Improving the estimation of urban surface emissivity based on sub-pixel classification of high resolution satellite imagery

Zina Mitraka, Nektarios Chrysoulakis, Yiannis Kamarianakis, Panagiotis Partsinevelos, Androniki Tsouchlaraki

Research output: Contribution to journalArticle

52 Scopus citations

Abstract

Information about the spatial distribution of urban surface emissivity is essential for surface temperature estimation. The latter is critical in many applications, such as estimation of surface sensible and latent heat fluxes, energy budget, urban canopy modeling, bio-climatic studies and urban planning. This study proposes a new method for improving the estimation of urban surface emissivity, which is primarily based on spectral mixture analysis. The urban surface is assumed to consist of three fundamental land cover components, namely vegetation, impervious and soil that refer to the urban environment. Due to the complexity of the urban environment, the impervious component is further divided into two land cover components: high-albedo and low-albedo impervious. Emissivity values are assigned to each component based on emissivity distributions derived from the ASTER Spectral Library Version 2.0. The fractional covers are estimated using a constrained least absolute values algorithm which is robust to outliers, and results are compared against the ones derived from a conventional constrained least squares algorithm. Following the proposed method, by combining the fraction of each cover component with a respective emissivity value, an overall emissivity for a given pixel is estimated. The methodology is applicable to visible and near infrared satellite imagery, therefore it could be used to derive emissivity maps from most multispectral satellite sensors. The proposed approach was applied to ASTER multispectral data for the city of Heraklion, Greece. Emissivity, as well as land surface temperature maps in the spectral region of 10.25-10.95 μm (ASTER band 13) were derived and evaluated against ASTER higher level products revealing comparable error estimations. An overall RMSE of 0.014776 (bias = -0.01239) was computed between the estimated emissivity obtained using the proposed methodology and the ASTER higher level product emissivity (AST05). The respective overall RMSE value for derived LST was found equal to 0.816935. K (bias = 0.67826. K).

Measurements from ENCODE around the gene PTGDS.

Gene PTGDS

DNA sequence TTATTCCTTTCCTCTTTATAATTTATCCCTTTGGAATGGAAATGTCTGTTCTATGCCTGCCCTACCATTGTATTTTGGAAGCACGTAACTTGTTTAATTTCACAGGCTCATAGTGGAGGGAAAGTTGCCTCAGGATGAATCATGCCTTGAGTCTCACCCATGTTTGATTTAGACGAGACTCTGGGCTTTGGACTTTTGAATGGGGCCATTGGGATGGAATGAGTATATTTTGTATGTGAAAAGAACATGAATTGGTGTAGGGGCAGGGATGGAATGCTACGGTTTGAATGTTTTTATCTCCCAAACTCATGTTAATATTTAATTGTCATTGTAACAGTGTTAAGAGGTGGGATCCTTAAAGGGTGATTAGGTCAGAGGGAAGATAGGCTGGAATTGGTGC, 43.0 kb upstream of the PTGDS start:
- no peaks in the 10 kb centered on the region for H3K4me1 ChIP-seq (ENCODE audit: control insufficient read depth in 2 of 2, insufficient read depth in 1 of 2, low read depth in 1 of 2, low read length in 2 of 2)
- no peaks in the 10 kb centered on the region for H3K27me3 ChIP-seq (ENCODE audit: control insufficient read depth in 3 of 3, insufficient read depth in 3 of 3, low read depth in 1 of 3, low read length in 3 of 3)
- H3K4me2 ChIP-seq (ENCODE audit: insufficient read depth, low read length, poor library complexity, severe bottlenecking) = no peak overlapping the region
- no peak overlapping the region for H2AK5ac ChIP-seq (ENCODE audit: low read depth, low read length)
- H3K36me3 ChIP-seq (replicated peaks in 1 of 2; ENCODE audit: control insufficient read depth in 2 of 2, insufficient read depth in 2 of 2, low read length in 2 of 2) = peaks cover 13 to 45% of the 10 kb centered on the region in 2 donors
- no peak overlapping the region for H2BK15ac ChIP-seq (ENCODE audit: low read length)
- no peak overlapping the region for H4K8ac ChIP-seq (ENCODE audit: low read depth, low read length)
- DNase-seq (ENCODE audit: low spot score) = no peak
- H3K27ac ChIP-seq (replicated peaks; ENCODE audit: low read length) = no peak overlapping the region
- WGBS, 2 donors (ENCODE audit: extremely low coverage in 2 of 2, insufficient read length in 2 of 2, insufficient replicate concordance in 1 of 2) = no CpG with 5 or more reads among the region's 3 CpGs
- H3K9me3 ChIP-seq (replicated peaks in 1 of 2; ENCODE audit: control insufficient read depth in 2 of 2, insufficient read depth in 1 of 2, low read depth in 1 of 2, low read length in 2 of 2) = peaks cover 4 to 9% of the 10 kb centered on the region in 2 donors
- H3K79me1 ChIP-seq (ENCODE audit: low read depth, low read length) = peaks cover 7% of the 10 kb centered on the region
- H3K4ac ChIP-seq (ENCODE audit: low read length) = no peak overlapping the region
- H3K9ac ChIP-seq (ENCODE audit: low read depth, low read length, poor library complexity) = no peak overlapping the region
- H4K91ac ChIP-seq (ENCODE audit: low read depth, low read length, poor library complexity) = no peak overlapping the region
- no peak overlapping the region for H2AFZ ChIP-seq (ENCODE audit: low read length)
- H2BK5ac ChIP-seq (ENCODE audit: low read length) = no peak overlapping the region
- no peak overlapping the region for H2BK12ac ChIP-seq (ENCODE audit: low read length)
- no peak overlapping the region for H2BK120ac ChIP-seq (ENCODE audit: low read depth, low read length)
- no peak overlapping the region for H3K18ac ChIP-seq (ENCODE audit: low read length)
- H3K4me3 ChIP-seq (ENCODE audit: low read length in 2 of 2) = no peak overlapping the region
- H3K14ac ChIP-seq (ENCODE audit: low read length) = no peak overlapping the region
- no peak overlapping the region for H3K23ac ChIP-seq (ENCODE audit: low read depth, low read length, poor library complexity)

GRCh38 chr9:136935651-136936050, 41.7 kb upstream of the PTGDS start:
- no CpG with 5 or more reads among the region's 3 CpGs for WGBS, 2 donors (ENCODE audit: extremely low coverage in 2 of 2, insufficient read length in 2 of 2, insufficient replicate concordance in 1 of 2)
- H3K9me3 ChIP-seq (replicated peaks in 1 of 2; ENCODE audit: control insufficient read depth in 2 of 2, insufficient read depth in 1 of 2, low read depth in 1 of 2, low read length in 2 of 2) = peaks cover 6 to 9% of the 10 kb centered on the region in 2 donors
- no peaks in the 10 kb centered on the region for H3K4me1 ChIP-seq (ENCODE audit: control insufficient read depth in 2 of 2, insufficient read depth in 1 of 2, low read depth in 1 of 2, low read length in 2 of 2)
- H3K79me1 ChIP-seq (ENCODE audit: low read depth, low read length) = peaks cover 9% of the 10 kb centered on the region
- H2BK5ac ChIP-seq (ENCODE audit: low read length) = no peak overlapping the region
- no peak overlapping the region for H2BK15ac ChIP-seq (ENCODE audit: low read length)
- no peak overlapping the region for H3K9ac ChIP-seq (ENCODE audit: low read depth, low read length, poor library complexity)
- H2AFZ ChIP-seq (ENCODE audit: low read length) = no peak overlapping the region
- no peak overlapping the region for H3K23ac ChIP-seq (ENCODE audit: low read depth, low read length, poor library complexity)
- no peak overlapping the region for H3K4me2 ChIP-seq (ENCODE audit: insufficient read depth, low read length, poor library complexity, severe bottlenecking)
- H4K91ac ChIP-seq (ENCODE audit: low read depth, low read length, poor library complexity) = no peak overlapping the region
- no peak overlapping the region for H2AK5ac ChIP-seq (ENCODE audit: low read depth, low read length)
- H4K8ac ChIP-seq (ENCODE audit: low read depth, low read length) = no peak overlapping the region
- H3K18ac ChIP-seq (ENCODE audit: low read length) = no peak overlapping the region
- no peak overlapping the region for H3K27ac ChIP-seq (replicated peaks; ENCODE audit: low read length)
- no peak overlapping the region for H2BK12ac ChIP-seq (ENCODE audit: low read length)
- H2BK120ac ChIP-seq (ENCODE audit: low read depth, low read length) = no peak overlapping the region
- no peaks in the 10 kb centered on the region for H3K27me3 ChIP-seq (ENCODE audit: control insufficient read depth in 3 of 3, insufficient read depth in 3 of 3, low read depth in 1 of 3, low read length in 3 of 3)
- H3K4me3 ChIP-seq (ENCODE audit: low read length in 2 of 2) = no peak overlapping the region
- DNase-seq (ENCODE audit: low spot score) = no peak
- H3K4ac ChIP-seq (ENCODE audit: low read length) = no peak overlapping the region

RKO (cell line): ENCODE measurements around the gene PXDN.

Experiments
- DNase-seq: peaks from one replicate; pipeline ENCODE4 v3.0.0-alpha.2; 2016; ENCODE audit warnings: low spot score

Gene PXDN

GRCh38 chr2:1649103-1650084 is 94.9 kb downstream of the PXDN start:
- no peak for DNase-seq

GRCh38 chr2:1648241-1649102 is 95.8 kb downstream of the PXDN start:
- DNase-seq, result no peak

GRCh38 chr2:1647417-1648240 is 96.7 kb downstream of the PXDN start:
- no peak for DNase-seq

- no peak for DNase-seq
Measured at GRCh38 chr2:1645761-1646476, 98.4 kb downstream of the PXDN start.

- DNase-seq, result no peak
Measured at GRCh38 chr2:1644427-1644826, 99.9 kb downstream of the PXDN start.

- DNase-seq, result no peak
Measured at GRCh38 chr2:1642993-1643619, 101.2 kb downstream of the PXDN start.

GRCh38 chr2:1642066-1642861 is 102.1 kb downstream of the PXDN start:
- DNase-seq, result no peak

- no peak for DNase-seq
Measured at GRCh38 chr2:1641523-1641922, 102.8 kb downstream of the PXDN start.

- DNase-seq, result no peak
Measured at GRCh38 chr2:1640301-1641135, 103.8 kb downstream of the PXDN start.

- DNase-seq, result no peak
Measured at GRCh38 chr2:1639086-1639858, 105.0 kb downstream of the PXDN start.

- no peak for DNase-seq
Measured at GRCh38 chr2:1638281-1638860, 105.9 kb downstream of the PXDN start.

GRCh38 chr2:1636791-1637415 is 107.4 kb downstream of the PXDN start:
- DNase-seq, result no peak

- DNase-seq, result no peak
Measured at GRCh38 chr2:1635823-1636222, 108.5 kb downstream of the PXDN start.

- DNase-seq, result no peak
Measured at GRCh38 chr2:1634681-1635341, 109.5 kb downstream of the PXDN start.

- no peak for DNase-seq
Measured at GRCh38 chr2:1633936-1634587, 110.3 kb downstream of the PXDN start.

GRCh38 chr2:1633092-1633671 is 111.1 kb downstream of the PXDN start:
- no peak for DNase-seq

Original languageEnglish (US)
Pages (from-to)125-134
Number of pages10
JournalRemote Sensing of Environment
Volume117
DOIs
StatePublished - Feb 15 2012

Keywords

  • Constrained least absolute value algorithm
  • Land surface emissivity
  • Spectral mixture analysis
  • Urban environment

ASJC Scopus subject areas

  • Soil Science
  • Geology
  • Computers in Earth Sciences

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